Bunge: Investment Thesis
The key test I'm looking at in reviewing investment opportunities at present is the ability of corporations to survive through this COVID-19 pandemic and recover to former levels of earnings. The next test is, will the dividend likely be maintained and will a return of the share price to Feb. 21, 2020, levels provide superior returns? For Bunge (NYSE:BG) I believe, as explained further below, the company will trade through this period and come out intact on the other side. Bunge has regularly paid yearly increasing common stock dividends per share since end of 2001, including through the period of the GFC. Significant capital gains and high dividend yields are possible from an investment in Bunge shares, bought at current price level and held through end of Q2 2021. By mid 2021, or thereabouts, I anticipate survivor stocks will have returned to their February 2020 highs, the reasons for which are explained further below.
Potential returns from share price gains and dividend receipts -
Table 1.1 below shows the detailed calculations for a potential total return of ~59% from investing in Bunge common stock shares at May 6 share price and holding through end of Q2-2021.
Table 1.1 Bunge Common Stock Projected Total Returns - May 6, 2020
Table 1.2 Bunge Common Stock Projected Total Returns - Apr 29, 2020
Tables 1.1 and 1.2 are generated from Dividend Growth Income+ Club's extensive database of dividend paying stocks, including all of the Dividend Aristocrats. The only difference in input data between the two tables is share buy price and analysts' consensus EPS estimates. Buying at the April 29 closing share price would have given a potential return of 28.3%. Patiently waiting for the lower share price at May 6 results in more than doubling of total potential return to ~59%. The database I have developed for screening for stocks with potential high returns is updated on a daily basis. Identifying stocks offering high returns is only the first step which is followed by further investigation. Bunge has a highly attractive indicated return of 59% at the current share price, and the results of further investigation suggest the stock is quite suitable for investment at present, despite the loss reported for first quarter.
18 years of unbroken dividend growth is expected to continue -
Bunge has gone eight quarters without a quarterly dividend increase. However, if the dividend is raised by just $0.01 per quarter in the September or December quarter 2020, Bunge will maintain its unbroken record of dividend increases each fiscal year since 2002. I'm projecting a minimum increase of $0.01 in the quarterly dividend rate in 2020 on the basis Bunge has the capacity to do this, and will do everything possible to maintain its dividend growth record.
Bunge: The Detailed Investment Case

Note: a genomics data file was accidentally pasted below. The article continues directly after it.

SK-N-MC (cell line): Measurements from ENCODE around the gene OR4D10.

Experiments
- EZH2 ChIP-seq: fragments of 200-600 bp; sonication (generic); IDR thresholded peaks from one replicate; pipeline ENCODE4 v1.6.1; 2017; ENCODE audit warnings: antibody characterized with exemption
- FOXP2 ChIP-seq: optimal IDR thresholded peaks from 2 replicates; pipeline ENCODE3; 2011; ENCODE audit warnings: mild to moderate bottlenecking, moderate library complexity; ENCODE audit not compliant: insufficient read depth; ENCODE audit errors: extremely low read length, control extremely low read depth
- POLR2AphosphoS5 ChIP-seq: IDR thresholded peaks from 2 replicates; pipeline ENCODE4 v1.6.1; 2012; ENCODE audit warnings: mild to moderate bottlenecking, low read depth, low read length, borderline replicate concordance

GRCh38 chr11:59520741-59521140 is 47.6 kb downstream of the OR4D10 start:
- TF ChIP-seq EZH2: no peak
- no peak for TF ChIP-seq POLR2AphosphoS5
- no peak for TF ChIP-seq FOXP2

The nature of Bunge's business involves constant struggles with uncertainty - fluctuating exchange rates and commodity prices, and events such as swine fever. Bunge is better positioned than most to deal with operational and financial challenges associated with COVID-19. Bunge is constantly dealing with the logistics and financing requirements associated with disruptions to supply chains and sharp swings in demand for the low-margin, high-volume commodities it stockpiles, processes and deals in. For Bunge, COVID-19 is really just another day at the office, just more of the same, and Bunge is well prepared for more of the same. In the following sections I review,
- Bunge's five reportable segments
- Bunge: Segment and consolidated income summaries - Actual and projected
- Bunge: Balance sheet strength - actual and projected
- Bunge: liquidity
- Bunge: Important long-term risk considerations
Bunge's Five Reportable Segments
Excerpted from Bunge 2019 10-K:
Bunge has five reportable segments - Agribusiness, Edible Oil Products, Milling Products, Sugar and Bioenergy, and Fertilizer, ...
1. The Agribusiness segment is characterized by both inputs and outputs being agricultural commodities and thus high volume and low margin.
2. The Edible Oil Products segment involves the processing, production and marketing of products derived from vegetable oils.
3. The Milling Products segment involves the processing, production and marketing of products derived primarily from wheat and corn.
4. In December 2019, the company contributed its Brazilian sugar and bioenergy operations forming the majority of the Sugar and Bioenergy segment into a joint venture with the Brazilian biofuels business of BP p.l.c, the Sugar and Bioenergy segment primarily involved sugarcane growing and milling in Brazil, as well as sugarcane-based ethanol production and corn-based ethanol investments and related activities.
5. Following the classification of the Brazilian fertilizer distribution and North American fertilizer businesses as discontinued operations, the activities of the Fertilizer segment include its port operations in Brazil and Argentina and its blending and retail operations in Argentina.